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Expedition out to solve Earhart's 1937 disappearance

  • 3 Jul 2012
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HONOLULU (AFP)
American aviator Amelia Earhart at the controls of her plane

The holder of several aeronautical records -- including the first woman to cross the Atlantic by air -- Earhart had set off from New Guinea to refuel at Howland Island for a final long-distance hop to California.

In what turned out to be her final radio message, she declared she was unable to find Howland and that fuel was running low.

Several search-and-rescue missions ordered by then-president Franklin Roosevelt turned up no trace of Earhart or Noonan, who were eventually presumed dead at sea.

Conspiracy theories flourished, including one contending that Earhart was held by Japanese imperial forces as a spy. Another claimed she completed her flight, but changed her identity and settled in New Jersey.

Aircraft debris reportedly was found by island residents in subsequent years, but the TIGHAR research team is operating on the hypothesis that the aircraft landed safely on the reef and remained there for several days before being washed over the edge by rising tides and surf.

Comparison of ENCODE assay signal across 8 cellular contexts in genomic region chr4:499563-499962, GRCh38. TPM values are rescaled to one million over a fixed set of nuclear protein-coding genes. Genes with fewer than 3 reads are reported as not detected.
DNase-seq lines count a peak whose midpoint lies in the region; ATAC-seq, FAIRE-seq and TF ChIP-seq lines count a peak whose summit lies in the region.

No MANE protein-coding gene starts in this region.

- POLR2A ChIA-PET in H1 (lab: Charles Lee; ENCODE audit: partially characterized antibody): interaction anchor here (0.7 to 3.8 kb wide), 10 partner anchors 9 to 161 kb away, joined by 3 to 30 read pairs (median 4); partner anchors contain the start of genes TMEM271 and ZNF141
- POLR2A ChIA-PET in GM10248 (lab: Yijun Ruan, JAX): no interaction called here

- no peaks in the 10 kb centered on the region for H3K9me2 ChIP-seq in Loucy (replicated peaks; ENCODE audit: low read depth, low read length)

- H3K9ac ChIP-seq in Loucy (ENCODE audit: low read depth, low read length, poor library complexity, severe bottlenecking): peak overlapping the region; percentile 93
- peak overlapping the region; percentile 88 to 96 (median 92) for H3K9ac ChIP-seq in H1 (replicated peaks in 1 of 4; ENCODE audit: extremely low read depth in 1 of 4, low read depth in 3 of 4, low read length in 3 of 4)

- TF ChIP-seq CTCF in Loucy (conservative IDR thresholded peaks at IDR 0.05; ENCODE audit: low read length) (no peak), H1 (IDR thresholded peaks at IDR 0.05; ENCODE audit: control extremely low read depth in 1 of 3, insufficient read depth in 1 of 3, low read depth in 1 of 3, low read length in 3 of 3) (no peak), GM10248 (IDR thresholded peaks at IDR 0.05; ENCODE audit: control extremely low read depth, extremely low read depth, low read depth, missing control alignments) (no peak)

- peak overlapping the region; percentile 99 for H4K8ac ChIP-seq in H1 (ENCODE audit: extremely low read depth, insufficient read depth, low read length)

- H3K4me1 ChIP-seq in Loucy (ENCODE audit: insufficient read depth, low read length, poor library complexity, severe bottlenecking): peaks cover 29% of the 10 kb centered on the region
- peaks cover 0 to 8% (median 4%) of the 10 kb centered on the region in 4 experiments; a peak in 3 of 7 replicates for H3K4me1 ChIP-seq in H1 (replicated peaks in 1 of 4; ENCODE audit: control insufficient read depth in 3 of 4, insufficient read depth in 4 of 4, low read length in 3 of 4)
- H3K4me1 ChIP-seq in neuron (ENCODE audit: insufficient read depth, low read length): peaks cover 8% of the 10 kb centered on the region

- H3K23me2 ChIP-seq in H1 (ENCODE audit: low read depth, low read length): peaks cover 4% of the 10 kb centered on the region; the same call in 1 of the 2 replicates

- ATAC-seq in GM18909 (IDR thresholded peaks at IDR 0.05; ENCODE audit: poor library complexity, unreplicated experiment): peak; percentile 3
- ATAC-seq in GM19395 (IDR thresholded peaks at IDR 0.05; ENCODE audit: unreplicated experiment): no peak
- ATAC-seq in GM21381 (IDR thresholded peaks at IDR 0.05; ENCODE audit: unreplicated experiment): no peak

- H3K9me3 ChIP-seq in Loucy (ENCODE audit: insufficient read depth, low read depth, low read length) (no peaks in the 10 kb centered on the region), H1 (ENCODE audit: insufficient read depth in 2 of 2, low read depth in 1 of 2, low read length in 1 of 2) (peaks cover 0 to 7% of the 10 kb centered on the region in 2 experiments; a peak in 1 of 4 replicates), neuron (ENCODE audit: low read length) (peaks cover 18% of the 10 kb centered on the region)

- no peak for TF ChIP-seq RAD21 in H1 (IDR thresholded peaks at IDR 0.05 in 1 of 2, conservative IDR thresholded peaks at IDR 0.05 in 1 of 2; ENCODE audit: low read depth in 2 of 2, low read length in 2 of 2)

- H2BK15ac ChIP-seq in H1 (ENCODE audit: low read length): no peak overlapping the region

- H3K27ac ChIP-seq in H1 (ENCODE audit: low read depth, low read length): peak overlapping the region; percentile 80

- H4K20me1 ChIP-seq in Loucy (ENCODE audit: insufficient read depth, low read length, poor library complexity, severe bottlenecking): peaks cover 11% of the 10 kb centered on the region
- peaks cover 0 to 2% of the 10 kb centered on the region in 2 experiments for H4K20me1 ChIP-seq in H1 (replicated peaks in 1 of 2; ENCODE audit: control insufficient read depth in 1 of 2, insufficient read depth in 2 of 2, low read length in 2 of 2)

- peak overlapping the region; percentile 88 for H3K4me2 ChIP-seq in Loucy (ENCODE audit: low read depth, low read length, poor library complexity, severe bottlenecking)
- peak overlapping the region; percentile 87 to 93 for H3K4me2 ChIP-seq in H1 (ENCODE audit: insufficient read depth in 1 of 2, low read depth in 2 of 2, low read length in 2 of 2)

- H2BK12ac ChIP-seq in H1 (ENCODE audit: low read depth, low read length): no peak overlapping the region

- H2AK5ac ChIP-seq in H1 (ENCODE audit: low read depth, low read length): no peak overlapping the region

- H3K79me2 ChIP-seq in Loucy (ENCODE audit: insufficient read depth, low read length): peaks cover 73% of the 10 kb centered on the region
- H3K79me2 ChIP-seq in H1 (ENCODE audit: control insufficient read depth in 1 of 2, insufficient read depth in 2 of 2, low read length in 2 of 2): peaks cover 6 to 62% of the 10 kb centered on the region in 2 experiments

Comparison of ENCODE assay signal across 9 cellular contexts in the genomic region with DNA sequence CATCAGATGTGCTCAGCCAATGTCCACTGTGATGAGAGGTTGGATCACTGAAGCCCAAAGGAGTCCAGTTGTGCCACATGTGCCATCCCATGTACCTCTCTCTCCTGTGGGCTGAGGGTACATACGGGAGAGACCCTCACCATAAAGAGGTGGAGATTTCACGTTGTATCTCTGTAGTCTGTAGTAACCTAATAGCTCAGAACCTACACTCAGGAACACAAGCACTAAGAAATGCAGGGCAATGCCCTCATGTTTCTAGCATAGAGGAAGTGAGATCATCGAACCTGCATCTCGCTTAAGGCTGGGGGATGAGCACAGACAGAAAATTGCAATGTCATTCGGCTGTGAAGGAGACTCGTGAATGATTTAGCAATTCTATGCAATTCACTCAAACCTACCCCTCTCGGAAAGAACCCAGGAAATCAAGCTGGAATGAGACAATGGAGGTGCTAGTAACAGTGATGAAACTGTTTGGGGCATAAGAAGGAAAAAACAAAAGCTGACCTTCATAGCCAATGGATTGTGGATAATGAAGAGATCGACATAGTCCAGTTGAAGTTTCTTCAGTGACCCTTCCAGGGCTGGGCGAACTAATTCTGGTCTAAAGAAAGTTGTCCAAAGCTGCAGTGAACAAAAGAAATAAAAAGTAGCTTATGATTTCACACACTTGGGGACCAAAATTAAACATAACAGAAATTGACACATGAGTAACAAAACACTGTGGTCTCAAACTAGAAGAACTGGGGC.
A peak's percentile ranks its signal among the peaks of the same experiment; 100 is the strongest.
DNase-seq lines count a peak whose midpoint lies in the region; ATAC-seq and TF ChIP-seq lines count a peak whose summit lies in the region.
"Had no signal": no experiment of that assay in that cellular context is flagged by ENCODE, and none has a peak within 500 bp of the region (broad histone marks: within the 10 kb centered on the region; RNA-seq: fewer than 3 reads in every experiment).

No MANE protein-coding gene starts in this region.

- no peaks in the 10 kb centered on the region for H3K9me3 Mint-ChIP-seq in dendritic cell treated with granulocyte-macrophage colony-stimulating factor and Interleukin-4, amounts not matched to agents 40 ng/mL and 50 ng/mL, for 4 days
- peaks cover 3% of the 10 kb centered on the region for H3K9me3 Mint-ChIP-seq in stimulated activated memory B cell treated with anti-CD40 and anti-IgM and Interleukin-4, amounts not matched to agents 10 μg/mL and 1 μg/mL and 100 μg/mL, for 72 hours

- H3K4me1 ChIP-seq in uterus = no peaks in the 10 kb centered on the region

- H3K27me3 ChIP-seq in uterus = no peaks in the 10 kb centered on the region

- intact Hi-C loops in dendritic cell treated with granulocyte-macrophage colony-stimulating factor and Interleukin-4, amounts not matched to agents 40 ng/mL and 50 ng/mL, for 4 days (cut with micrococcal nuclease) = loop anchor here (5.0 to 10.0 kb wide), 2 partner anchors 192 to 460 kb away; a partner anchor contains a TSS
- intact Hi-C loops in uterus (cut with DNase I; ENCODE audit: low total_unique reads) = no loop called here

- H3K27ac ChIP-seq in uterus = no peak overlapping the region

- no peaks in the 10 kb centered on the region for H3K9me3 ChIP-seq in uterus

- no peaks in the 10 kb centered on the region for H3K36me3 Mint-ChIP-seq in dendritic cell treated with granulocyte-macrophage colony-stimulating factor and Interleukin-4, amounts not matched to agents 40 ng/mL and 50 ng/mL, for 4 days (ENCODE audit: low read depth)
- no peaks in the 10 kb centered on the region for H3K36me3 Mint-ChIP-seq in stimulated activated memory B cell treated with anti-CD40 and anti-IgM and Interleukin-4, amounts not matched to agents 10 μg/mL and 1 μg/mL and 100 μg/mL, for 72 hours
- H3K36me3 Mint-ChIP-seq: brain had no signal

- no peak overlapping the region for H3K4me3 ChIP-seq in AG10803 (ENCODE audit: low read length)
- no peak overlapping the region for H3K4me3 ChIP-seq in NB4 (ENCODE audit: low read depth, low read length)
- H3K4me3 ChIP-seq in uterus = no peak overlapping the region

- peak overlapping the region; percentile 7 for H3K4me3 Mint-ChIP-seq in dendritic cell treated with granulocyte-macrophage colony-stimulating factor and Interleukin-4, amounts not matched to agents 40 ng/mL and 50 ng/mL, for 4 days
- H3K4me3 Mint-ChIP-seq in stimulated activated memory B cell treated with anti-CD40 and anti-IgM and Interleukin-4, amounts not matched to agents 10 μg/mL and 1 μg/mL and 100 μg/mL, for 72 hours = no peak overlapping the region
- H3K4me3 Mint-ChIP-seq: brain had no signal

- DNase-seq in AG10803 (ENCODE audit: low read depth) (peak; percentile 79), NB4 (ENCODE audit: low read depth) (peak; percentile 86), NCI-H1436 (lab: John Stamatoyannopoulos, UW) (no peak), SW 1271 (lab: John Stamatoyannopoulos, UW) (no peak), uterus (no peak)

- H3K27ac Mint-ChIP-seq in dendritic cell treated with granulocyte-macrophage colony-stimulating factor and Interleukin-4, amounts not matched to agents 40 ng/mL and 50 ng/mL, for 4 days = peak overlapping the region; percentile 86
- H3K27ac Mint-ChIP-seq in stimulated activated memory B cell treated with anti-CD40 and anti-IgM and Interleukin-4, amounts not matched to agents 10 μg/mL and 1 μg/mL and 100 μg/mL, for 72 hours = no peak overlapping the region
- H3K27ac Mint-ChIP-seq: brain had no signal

TIGHAR suspects that Earhart and Noonan reached Gardner Island -- at the time a British possession and now known as Nikumaroro -- and managed to survive for an unknown period of time.

Nikumaroro is the staging ground for the effort to locate and photograph any wreckage from Earhart's plane that might still exist.

The uninhabited coral atoll is a mere 3.7 miles (six kilometers) long by 1.2 miles (two kilometers) wide, and is about 300 miles (480 kilometers) southeast of Howland Island.

Gillespie, TIGHAR's executive director, told AFP that if debris is found, it will not be gathered, but will be photographed and its location carefully documented for a future expedition.

The search team is being accompanied by a three-person camera crew who will film the expedition for a planned television special later this year.

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